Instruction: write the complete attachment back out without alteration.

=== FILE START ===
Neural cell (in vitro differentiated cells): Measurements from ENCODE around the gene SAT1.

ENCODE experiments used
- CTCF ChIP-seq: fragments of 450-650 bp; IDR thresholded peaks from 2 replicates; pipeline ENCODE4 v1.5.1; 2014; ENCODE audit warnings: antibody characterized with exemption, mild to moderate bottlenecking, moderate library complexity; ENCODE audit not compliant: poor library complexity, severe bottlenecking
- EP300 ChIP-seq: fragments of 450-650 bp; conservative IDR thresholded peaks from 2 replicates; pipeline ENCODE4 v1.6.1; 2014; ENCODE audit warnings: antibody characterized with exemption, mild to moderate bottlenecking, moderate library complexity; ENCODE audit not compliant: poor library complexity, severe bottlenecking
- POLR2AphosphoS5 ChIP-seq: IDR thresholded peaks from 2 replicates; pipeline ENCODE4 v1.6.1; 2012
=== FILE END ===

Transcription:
Neural cell (in vitro differentiated cells): Measurements from ENCODE around the gene SAT1.

ENCODE experiments used
- CTCF ChIP-seq: fragments of 450-650 bp; IDR thresholded peaks from 2 replicates; pipeline ENCODE4 v1.5.1; 2014; ENCODE audit warnings: antibody characterized with exemption, mild to moderate bottlenecking, moderate library complexity; ENCODE audit not compliant: poor library complexity, severe bottlenecking
- EP300 ChIP-seq: fragments of 450-650 bp; conservative IDR thresholded peaks from 2 replicates; pipeline ENCODE4 v1.6.1; 2014; ENCODE audit warnings: antibody characterized with exemption, mild to moderate bottlenecking, moderate library complexity; ENCODE audit not compliant: poor library complexity, severe bottlenecking
- POLR2AphosphoS5 ChIP-seq: IDR thresholded peaks from 2 replicates; pipeline ENCODE4 v1.6.1; 2012